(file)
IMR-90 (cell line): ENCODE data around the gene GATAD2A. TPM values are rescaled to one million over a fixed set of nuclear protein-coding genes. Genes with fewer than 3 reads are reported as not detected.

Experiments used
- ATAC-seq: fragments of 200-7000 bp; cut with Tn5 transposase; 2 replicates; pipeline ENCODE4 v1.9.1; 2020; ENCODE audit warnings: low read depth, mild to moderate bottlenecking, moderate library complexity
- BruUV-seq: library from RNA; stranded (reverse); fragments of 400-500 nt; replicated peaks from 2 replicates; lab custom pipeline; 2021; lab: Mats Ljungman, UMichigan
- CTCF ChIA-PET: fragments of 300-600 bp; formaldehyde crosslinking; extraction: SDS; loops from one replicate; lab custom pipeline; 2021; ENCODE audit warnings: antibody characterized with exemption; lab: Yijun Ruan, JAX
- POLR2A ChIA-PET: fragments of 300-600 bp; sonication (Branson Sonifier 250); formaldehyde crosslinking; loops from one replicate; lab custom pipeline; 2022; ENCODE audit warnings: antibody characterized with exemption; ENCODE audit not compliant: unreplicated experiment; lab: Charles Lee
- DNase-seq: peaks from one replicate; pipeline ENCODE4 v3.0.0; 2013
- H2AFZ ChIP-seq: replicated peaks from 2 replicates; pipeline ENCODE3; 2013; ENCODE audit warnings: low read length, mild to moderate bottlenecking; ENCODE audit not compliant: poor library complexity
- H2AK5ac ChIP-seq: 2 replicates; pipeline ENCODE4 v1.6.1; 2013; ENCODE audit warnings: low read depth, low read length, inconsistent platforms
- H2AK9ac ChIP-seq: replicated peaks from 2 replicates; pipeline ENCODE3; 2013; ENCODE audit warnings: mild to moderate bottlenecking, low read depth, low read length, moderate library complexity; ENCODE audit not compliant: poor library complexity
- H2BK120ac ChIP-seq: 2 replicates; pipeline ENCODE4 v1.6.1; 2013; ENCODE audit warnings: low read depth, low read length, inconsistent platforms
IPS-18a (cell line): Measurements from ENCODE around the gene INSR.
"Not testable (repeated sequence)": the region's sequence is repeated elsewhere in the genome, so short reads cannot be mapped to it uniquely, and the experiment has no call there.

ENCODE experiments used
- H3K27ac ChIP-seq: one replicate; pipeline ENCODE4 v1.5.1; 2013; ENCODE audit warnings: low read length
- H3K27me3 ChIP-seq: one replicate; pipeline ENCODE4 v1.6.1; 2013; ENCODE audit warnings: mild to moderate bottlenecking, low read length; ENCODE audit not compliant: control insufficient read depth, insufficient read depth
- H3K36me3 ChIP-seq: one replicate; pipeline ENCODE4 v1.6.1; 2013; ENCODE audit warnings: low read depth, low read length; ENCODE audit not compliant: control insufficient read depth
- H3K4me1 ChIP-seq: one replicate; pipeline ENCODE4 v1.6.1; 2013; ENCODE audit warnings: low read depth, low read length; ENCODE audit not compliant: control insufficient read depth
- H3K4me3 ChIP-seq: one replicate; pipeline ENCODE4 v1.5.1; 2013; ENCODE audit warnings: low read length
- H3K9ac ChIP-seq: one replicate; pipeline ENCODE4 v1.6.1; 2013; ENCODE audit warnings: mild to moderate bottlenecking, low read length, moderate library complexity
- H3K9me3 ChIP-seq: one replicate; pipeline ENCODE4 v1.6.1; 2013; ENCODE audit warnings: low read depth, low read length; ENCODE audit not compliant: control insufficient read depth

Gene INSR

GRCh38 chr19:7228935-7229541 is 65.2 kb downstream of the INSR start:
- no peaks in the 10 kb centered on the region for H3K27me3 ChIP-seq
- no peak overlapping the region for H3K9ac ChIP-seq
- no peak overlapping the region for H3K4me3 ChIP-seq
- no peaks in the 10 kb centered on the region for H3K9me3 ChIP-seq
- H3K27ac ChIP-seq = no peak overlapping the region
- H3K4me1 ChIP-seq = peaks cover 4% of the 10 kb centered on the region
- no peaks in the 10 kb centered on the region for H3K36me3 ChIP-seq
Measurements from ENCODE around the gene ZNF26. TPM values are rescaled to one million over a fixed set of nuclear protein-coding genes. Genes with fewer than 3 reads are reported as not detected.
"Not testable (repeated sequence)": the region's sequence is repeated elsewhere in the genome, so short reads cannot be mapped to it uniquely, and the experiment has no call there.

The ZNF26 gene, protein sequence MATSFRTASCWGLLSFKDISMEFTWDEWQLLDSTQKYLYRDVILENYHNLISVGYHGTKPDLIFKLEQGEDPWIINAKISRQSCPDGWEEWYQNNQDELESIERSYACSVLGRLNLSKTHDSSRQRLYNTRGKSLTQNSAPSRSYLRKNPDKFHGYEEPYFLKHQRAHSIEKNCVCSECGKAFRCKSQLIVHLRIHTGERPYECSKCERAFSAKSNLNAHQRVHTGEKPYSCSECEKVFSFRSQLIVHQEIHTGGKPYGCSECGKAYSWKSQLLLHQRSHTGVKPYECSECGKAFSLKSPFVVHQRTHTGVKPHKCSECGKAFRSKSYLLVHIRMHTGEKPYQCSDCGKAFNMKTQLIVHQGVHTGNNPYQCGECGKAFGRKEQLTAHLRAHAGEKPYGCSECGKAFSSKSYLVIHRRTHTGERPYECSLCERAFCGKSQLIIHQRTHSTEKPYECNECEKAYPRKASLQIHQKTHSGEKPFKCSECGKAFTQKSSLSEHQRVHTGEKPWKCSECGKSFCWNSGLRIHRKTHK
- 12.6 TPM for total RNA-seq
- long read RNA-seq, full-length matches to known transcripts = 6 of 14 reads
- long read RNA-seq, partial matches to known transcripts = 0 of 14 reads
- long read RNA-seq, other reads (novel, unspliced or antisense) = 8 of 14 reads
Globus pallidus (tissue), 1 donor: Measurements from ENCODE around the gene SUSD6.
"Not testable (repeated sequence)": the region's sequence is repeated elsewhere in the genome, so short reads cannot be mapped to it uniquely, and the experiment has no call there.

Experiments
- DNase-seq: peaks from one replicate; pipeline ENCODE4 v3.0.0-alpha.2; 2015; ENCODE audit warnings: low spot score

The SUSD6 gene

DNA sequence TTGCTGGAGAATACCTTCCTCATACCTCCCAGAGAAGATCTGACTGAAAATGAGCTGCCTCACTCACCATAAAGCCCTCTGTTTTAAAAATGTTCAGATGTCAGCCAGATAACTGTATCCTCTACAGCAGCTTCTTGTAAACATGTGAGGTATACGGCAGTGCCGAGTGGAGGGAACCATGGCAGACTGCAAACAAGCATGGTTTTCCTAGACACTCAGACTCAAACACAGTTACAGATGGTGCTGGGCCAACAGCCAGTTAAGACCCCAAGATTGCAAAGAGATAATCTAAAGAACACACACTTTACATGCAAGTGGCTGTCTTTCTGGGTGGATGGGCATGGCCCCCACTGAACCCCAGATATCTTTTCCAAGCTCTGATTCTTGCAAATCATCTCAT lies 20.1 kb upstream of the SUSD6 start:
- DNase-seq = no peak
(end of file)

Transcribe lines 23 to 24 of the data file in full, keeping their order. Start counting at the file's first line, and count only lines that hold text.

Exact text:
GRCh38 chr19:7228935-7229541 is 65.2 kb downstream of the INSR start:
- no peaks in the 10 kb centered on the region for H3K27me3 ChIP-seq